3.  99% BEFORE 99% WAS COOL

Our Lord has always made political statements in his movies, and this one is no different.  Made nearly seven years before the plummeting dollar reached new lows and the rise of the so-called 99%ers, George once again used zeds as a metaphor for the elite 'haves' doing whatever they want to do in spite of the 'have nots' that are used for their labor (Cholo and the Dead Reckoning crew) who get nothing but living in slums, fed bread and circuses to keep them distracted. 
Think about it:  Fiddler's Green was the 1%ers, the living were the middle class, working and struggling to make ends meet, and the zombies were the poor, completely taken advantage of by the 1% and slowly destroyed by their forces.  It's the zeds (poor), who outnumber the 1%ers (rich), who no longer have the opportunity of the middle class (living), who revolt against the 1%ers.  Even Cholo, having lost his opportunity to be with the rich after working so hard, who eventually joins the ranks of the zeds with its leader, Big Daddy, to destroy Kaufman.


Tom Savini makes a cameo appearance as a zombie, joining the revolt against the rich and attacking the living.

And speaking of Tom Savini..


The special effects are the best zday gore scenes since 'Day...', and for good reason.  The man carrying the Tom Savini special effects torch, Greg Nicotero, takes the special effects helm of this movie.  Granted with the craft skills of Savini, Nicotero takes the gore effects up a notch and puts it on bloody display throughout the movie.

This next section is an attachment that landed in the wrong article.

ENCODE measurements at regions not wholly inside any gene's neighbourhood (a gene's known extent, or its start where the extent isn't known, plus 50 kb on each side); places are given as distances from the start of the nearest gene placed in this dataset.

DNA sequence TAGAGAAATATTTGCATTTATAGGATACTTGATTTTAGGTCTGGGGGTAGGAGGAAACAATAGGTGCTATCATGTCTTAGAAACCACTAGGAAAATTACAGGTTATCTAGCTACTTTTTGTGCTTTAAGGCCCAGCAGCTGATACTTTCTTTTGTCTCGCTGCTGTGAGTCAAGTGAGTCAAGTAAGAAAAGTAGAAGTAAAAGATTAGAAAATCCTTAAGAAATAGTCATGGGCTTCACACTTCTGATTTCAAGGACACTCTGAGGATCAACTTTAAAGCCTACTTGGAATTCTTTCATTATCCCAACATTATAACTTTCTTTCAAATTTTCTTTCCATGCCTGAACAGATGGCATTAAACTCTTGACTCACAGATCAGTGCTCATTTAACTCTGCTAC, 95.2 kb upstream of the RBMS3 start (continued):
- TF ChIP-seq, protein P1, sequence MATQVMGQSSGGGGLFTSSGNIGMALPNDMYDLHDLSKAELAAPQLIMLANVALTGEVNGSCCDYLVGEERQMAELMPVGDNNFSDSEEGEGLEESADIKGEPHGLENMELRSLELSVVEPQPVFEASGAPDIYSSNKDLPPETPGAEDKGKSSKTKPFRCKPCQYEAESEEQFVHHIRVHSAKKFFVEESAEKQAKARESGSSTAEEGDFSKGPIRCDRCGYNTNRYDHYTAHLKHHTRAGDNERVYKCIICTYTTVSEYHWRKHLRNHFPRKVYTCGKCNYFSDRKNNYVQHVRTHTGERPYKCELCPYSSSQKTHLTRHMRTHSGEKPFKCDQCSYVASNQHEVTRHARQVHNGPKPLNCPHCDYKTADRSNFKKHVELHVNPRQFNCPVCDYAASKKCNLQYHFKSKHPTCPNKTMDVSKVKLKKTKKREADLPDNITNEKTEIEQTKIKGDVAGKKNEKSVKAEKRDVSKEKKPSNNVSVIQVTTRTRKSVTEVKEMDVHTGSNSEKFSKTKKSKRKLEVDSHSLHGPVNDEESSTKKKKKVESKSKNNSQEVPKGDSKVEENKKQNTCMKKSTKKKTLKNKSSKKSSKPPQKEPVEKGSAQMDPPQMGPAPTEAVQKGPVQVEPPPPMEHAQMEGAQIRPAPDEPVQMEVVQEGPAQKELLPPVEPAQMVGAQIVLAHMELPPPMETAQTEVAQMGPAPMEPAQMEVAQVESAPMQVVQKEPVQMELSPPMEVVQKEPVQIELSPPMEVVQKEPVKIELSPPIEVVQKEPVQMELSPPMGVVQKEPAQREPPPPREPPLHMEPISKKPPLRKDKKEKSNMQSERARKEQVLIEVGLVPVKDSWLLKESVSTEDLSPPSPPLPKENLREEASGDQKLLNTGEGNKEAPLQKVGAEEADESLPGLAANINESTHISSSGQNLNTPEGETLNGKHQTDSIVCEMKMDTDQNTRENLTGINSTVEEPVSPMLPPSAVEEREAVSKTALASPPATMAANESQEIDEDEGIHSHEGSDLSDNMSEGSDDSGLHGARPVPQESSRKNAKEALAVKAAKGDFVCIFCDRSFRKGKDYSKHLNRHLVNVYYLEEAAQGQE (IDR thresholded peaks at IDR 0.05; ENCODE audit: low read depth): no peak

And speaking of Greg Nicotero...


That's right.  The legacy of Tom Savini, who had his own head blown up by a shotgun wielding Joe Spinell in the original 'Maniac', is the 'Tollbridge Zombie' who has his head sheared off by the bridge.  That's right.  The special effects master of 'The Walking Dead' followed in the rich tradition of his master and staged his own death for film.

Fun Fact:  They never recovered that head from the river. 


Movie buffs might have recognized a salute to the old war movie from 1941 called 'Sergeant York' with Gary Cooper.  York licks his thumb to shine the front sight of his rifle before he shoots.  Charlie does the same.  And when he shoots the midget during the club melee, its also reminiscent of the Sergeant York turkey shoot scene.

So do you see now why 'Land of the Dead' is still worthy of being considered the number 4 movie of Romero's zombie horror library, while at the same time being a call for revolution?  I do.

But if you still need to get your fill of zombie horror, check out these titles from  They're chock full of great zombie horror and excellent story-telling.  Down the Road, Down the Road: On the Last Day, and Down the Road: The Fall of Austin.  Pick them up in paperback or Kindle today.


BOWIE V. IBARRA earned his BFA in Acting and MA in Theatre History from Texas State University.  Network with Bowie at his official website, today.